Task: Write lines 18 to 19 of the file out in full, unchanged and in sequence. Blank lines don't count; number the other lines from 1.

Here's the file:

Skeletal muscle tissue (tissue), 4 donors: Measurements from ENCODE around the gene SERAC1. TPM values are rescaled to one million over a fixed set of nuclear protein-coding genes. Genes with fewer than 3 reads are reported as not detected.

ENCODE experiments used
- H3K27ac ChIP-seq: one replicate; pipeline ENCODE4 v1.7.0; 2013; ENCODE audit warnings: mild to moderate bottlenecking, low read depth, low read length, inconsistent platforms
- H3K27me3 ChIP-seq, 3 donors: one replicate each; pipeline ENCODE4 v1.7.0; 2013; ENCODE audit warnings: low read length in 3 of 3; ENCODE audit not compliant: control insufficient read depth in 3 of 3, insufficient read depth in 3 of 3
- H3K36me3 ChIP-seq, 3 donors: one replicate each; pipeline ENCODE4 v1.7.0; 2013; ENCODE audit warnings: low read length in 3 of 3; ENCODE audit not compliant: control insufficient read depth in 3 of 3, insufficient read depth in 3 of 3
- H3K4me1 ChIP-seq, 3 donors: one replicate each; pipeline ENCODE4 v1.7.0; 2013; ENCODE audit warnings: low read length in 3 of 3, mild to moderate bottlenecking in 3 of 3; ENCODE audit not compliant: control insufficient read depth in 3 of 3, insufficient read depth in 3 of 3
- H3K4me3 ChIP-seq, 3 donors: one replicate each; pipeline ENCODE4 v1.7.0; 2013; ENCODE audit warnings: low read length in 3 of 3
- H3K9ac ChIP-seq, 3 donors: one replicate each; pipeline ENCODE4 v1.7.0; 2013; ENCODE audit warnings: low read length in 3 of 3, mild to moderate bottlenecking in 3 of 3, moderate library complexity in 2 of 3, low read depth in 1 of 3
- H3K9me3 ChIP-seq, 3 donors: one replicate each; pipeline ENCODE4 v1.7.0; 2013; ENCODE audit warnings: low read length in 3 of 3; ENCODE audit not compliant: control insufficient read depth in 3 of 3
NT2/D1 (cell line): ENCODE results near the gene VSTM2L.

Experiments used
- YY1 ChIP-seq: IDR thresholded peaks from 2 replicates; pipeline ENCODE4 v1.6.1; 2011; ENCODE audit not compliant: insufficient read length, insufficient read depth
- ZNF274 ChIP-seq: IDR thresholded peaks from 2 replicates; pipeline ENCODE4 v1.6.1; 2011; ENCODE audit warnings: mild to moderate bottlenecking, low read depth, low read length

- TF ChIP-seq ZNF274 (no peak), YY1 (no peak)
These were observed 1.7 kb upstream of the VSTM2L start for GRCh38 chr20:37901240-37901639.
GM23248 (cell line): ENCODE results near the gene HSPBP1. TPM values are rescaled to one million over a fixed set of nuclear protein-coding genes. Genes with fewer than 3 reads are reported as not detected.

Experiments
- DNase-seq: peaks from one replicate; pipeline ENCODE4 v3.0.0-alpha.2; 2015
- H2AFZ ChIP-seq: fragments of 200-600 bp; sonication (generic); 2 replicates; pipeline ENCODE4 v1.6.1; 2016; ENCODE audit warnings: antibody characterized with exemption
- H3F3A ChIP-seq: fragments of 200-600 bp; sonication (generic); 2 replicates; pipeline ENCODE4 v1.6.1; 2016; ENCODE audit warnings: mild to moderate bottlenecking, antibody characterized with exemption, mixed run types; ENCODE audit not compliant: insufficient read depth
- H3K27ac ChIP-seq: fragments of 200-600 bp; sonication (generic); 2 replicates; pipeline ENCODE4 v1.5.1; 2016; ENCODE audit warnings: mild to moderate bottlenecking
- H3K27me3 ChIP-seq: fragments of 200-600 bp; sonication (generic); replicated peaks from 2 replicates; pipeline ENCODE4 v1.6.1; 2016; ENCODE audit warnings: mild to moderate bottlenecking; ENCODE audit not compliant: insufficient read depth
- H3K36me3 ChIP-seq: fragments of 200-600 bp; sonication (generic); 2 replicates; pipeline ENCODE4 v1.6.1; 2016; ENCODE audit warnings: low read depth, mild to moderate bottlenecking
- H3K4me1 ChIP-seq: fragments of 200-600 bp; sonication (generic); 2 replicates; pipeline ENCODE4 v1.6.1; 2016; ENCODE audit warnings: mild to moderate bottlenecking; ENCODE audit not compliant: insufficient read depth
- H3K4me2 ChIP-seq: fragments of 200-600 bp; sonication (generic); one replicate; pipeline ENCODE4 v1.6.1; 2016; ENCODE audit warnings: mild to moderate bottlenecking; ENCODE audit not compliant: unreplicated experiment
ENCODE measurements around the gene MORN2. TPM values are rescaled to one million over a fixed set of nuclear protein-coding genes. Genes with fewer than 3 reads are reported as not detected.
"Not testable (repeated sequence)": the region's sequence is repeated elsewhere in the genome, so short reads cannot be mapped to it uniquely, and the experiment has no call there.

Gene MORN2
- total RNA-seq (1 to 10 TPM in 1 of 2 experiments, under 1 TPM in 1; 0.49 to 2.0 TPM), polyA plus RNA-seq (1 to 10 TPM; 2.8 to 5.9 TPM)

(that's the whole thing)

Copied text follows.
- DNase-seq: peaks from one replicate; pipeline ENCODE4 v3.0.0-alpha.2; 2015
- H2AFZ ChIP-seq: fragments of 200-600 bp; sonication (generic); 2 replicates; pipeline ENCODE4 v1.6.1; 2016; ENCODE audit warnings: antibody characterized with exemption